* MSCI-ex Japan a touch softer, Nikkei up 0.2 pct
* Distressed selling might have peaked, but volatility a risk
* Bonds, gold, yen nudge up in late Asian trade
SYDNEY, Feb 7 (Reuters) - Asian shares reversed their earlier gains on Wednesday as investors dumped U.S. stock futures for safer harbours, a sign market participants remain jittery after this week's global markets rout.
While most analysts believed this week's distressed selling looks to have run its course for the moment, allowing volatility to abate a little, the prospect of monetary tightening across the globe remains a challenge for the long term.
"If we look at some of the drivers of the recent volatility the natural correction and the bond sell-off we don't foresee any of these factors contributing to a lengthy period of extreme volatility," said Tom Kenny, senior economist at ANZ.
"The correction is probably a healthy development and is not reflective of a souring of the macroeconomic outlook."
Investors took their cues from a late rebound on Wall Street overnight, though many had an anxious eye on E-Mini futures for the S&P 500 which slipped about 1 percent in late Asian trading. Dow Minis were down 0.9 percent.
MSCI's broadest index of Asia-Pacific shares outside Japan was a tad softer, having risen as much as 2 percent in early trade.
Japan's Nikkei eased too but was still up 0.2 percent. Chinese blue chips and South Korea's KOSPI index dropped more than 2 percent.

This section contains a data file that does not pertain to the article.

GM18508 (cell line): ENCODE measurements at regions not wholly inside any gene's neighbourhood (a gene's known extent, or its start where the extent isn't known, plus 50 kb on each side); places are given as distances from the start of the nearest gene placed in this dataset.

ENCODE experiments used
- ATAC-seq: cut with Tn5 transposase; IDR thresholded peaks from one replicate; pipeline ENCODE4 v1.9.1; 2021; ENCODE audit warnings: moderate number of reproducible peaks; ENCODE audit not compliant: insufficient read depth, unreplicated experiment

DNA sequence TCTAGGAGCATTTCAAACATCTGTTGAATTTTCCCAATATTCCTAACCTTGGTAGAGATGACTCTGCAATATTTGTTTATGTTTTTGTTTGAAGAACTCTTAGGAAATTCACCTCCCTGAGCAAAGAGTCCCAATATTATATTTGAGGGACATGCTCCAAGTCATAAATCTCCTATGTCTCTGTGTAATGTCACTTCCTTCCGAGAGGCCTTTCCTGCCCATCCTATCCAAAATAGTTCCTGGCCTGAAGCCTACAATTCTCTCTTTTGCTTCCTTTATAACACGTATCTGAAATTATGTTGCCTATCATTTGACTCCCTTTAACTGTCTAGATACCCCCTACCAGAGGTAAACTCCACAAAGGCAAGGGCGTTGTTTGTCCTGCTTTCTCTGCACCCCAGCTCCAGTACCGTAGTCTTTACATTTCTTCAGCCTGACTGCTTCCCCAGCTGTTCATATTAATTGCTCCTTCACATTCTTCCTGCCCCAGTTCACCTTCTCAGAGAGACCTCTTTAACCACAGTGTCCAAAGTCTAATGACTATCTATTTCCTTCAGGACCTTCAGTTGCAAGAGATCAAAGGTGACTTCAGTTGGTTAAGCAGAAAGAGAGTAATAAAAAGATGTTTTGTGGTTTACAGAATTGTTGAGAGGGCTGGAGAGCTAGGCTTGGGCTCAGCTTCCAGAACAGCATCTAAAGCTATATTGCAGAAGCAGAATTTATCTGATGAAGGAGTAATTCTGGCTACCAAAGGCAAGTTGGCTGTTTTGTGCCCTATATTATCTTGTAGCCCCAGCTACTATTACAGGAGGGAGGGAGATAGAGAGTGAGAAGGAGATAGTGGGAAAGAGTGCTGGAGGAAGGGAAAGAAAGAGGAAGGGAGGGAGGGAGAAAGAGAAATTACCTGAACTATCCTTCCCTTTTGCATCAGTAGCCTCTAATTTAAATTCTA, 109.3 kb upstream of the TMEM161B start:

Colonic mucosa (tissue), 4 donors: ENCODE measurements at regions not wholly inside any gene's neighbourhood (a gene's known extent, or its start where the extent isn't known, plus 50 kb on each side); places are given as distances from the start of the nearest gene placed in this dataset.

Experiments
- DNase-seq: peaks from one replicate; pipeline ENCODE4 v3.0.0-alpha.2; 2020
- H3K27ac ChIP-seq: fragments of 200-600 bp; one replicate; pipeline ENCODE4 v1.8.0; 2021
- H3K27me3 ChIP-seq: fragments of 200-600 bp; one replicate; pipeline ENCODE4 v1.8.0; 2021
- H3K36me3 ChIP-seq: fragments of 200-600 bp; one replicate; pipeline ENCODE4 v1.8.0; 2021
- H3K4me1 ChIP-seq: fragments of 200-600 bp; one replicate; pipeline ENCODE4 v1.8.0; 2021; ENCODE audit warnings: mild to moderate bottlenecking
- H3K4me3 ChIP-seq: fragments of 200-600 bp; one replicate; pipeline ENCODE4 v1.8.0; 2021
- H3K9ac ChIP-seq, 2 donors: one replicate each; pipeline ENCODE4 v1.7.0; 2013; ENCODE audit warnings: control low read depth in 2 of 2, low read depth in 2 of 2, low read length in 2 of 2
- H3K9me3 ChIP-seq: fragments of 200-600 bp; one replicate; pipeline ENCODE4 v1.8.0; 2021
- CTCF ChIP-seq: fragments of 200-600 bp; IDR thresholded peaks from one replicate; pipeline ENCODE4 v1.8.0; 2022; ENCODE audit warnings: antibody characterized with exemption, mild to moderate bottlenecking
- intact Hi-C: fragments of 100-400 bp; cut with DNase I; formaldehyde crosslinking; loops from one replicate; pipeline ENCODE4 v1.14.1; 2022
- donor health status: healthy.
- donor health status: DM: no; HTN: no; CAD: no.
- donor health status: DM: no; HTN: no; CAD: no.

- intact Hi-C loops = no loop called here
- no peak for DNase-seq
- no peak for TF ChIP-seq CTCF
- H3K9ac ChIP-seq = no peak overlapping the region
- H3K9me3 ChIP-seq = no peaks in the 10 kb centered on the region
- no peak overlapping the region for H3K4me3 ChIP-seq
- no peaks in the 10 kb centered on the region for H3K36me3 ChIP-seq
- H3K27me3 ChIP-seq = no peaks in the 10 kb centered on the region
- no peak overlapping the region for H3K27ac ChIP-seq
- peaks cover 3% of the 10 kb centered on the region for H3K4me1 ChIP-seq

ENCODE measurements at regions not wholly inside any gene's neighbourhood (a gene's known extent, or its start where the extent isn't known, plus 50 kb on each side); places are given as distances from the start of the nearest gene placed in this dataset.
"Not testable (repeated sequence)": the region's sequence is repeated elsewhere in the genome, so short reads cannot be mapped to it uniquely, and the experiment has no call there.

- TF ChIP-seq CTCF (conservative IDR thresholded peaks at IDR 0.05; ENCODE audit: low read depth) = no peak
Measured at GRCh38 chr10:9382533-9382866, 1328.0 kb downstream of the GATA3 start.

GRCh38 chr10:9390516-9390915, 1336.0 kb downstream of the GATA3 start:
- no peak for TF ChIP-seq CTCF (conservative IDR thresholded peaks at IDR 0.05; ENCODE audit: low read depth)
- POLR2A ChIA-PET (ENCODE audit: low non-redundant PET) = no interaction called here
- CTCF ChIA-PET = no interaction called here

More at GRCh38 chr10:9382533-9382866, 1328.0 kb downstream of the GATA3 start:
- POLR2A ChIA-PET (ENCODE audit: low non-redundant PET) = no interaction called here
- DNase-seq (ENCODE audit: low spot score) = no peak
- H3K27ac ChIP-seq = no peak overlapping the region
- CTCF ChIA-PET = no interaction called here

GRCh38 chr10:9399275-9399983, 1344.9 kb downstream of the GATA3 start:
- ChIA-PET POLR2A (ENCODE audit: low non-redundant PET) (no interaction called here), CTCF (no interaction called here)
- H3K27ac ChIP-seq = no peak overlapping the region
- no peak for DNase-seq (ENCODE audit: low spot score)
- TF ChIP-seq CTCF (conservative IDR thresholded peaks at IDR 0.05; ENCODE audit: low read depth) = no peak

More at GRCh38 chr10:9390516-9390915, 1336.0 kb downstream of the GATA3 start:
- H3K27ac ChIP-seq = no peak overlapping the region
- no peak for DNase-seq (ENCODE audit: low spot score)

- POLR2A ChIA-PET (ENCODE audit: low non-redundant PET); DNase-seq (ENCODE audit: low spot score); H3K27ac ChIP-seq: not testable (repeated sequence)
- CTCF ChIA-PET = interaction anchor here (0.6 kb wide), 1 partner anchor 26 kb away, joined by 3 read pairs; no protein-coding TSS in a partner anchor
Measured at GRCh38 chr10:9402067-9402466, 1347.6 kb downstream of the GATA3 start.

Hong Kong, Singapore and Indian stock markets were also in the red.
"The only surprise about the current volatility is that it hasn't happened sooner. Normally, even in a bull market, investors should expect a sell-off of 10-percent-plus at some point," said Richard Titherington, chief investment officer of EM Asia Pacific Equities at J.P. Morgan Asset Management.
"While a major market downturn is possible, it is not our current expectation. The underlying backdrop of an improving global economy, a weakening U.S. dollar and a pickup in global earnings all remain supportive factors."
Bonds had started to see some buying again, a hint that risk appetite might be waning, which could trigger another spasm of stock selling.
U.S. 10-year yields nudged lower to 2.76 percent, after going as high as 2.80 percent earlier in the day.
BLAME THE ALGOS
It was a steep spike in yields last Friday that sparked the initial rout on Wall Street, forcing sales by a host of highly leveraged funds, which ramped up volatility and drove yet more selling.
Many of these were algorithmic funds crowded into similar trades - long stocks and short volatility. The selling then cascaded through their computer systems in a way almost beyond human intervention.
The pivotal gauge of S&P 500 volatility, the VIX, did come off almost 20 points overnight but was still relatively elevated at 29.98 percent.
"Short volatility funds were caught by the spike in the VIX and had to cover," said Greg McKenna, chief market strategist at CFD and FX provider AxiTrader.
"You're a genius until you're not and when it takes just a day or two to unwind your whole strategy then you were never a genius," he added. "But volatility does cluster, so there is no guarantee that markets are out of the woods yet."
In currencies, investors found safe harbour in the Japanese yen while riskier plays such as the Australian and New Zealand dollars declined.
The U.S. dollar fell 0.3 percent to 109.23 yen, still above Tuesday's trough of 108.43.
The euro was a touch firmer at $1.2390, while the dollar was barely changed against a basket of currencies to 89.556.
Gold, another supposed safe haven, advanced 0.4 percent to $1,330.22 an ounce after touching a three-week low at $1,319.96.
Oil prices were strong too, with U.S. crude for April adding 51 cents to $63.89. Brent crude futures gained 59 cents to $67.45 a barrel.
(Reporting by Wayne Cole and Swati Pandey; Editing by Shri Navaratnam and Sam Holmes)